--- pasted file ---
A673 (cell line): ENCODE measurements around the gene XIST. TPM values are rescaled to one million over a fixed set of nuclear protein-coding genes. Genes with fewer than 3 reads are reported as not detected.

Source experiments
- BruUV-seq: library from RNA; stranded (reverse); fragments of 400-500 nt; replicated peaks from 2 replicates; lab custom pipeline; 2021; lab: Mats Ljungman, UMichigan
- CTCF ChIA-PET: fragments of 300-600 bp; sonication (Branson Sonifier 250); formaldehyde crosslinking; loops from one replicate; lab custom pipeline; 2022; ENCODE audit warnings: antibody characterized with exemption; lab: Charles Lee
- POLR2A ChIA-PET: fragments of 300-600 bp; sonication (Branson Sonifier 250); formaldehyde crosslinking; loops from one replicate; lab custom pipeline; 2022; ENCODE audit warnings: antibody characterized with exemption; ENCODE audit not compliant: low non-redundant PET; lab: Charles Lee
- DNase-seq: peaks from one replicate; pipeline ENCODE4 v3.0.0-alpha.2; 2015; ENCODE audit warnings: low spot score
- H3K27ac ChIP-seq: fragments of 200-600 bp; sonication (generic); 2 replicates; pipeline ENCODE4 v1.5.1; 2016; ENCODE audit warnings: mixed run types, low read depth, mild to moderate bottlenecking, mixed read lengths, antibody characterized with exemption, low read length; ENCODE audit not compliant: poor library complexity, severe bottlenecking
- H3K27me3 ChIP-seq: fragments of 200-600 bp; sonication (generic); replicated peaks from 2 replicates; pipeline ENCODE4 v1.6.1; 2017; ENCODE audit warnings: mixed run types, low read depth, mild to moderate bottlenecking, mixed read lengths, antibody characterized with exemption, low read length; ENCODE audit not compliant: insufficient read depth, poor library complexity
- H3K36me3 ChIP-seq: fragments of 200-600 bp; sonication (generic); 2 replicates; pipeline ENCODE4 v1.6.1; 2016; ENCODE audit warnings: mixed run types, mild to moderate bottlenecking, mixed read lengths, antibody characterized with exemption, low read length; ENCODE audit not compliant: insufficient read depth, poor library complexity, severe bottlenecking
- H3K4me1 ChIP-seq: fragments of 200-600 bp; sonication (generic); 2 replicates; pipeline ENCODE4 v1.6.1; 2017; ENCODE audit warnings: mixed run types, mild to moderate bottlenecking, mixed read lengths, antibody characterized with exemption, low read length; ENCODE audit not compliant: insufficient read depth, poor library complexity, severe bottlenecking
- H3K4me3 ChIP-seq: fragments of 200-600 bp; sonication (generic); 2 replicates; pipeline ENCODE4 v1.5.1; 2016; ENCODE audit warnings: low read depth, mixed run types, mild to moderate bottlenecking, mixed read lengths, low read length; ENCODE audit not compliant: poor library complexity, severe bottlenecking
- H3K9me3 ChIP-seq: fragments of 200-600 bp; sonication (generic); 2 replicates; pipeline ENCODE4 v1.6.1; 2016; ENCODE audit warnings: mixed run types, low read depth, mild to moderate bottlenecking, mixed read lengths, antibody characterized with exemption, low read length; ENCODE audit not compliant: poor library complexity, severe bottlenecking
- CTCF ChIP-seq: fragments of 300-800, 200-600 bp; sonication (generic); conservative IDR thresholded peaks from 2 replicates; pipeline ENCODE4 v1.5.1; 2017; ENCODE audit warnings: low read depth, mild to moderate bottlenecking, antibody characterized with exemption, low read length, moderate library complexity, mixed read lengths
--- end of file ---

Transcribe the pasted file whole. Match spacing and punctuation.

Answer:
A673 (cell line): ENCODE measurements around the gene XIST. TPM values are rescaled to one million over a fixed set of nuclear protein-coding genes. Genes with fewer than 3 reads are reported as not detected.

Source experiments
- BruUV-seq: library from RNA; stranded (reverse); fragments of 400-500 nt; replicated peaks from 2 replicates; lab custom pipeline; 2021; lab: Mats Ljungman, UMichigan
- CTCF ChIA-PET: fragments of 300-600 bp; sonication (Branson Sonifier 250); formaldehyde crosslinking; loops from one replicate; lab custom pipeline; 2022; ENCODE audit warnings: antibody characterized with exemption; lab: Charles Lee
- POLR2A ChIA-PET: fragments of 300-600 bp; sonication (Branson Sonifier 250); formaldehyde crosslinking; loops from one replicate; lab custom pipeline; 2022; ENCODE audit warnings: antibody characterized with exemption; ENCODE audit not compliant: low non-redundant PET; lab: Charles Lee
- DNase-seq: peaks from one replicate; pipeline ENCODE4 v3.0.0-alpha.2; 2015; ENCODE audit warnings: low spot score
- H3K27ac ChIP-seq: fragments of 200-600 bp; sonication (generic); 2 replicates; pipeline ENCODE4 v1.5.1; 2016; ENCODE audit warnings: mixed run types, low read depth, mild to moderate bottlenecking, mixed read lengths, antibody characterized with exemption, low read length; ENCODE audit not compliant: poor library complexity, severe bottlenecking
- H3K27me3 ChIP-seq: fragments of 200-600 bp; sonication (generic); replicated peaks from 2 replicates; pipeline ENCODE4 v1.6.1; 2017; ENCODE audit warnings: mixed run types, low read depth, mild to moderate bottlenecking, mixed read lengths, antibody characterized with exemption, low read length; ENCODE audit not compliant: insufficient read depth, poor library complexity
- H3K36me3 ChIP-seq: fragments of 200-600 bp; sonication (generic); 2 replicates; pipeline ENCODE4 v1.6.1; 2016; ENCODE audit warnings: mixed run types, mild to moderate bottlenecking, mixed read lengths, antibody characterized with exemption, low read length; ENCODE audit not compliant: insufficient read depth, poor library complexity, severe bottlenecking
- H3K4me1 ChIP-seq: fragments of 200-600 bp; sonication (generic); 2 replicates; pipeline ENCODE4 v1.6.1; 2017; ENCODE audit warnings: mixed run types, mild to moderate bottlenecking, mixed read lengths, antibody characterized with exemption, low read length; ENCODE audit not compliant: insufficient read depth, poor library complexity, severe bottlenecking
- H3K4me3 ChIP-seq: fragments of 200-600 bp; sonication (generic); 2 replicates; pipeline ENCODE4 v1.5.1; 2016; ENCODE audit warnings: low read depth, mixed run types, mild to moderate bottlenecking, mixed read lengths, low read length; ENCODE audit not compliant: poor library complexity, severe bottlenecking
- H3K9me3 ChIP-seq: fragments of 200-600 bp; sonication (generic); 2 replicates; pipeline ENCODE4 v1.6.1; 2016; ENCODE audit warnings: mixed run types, low read depth, mild to moderate bottlenecking, mixed read lengths, antibody characterized with exemption, low read length; ENCODE audit not compliant: poor library complexity, severe bottlenecking
- CTCF ChIP-seq: fragments of 300-800, 200-600 bp; sonication (generic); conservative IDR thresholded peaks from 2 replicates; pipeline ENCODE4 v1.5.1; 2017; ENCODE audit warnings: low read depth, mild to moderate bottlenecking, antibody characterized with exemption, low read length, moderate library complexity, mixed read lengths